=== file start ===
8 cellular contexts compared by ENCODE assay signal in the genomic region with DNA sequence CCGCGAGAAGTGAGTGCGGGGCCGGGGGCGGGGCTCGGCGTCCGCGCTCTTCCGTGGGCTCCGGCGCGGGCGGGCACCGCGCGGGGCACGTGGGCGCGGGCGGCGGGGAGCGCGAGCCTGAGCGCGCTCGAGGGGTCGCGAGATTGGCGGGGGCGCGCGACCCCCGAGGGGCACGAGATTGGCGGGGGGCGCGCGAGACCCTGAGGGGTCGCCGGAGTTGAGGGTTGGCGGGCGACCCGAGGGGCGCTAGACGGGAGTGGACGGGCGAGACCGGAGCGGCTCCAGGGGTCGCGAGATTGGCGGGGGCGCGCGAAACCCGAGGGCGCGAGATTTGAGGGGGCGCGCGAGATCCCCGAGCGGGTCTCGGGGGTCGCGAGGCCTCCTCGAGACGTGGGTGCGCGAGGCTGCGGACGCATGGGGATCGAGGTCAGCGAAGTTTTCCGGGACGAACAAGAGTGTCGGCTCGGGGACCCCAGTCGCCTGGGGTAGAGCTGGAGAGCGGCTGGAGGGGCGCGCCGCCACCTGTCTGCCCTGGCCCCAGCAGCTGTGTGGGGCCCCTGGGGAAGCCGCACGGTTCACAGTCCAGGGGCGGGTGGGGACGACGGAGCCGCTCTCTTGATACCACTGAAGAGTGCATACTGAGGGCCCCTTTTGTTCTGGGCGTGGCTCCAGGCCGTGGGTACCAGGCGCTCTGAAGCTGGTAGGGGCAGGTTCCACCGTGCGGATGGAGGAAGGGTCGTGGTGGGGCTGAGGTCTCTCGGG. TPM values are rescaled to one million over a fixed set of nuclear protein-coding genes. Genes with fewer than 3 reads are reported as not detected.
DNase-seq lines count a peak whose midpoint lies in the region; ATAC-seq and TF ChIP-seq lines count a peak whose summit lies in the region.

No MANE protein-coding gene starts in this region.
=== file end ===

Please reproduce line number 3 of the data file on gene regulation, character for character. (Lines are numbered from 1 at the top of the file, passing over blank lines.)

No MANE protein-coding gene starts in this region.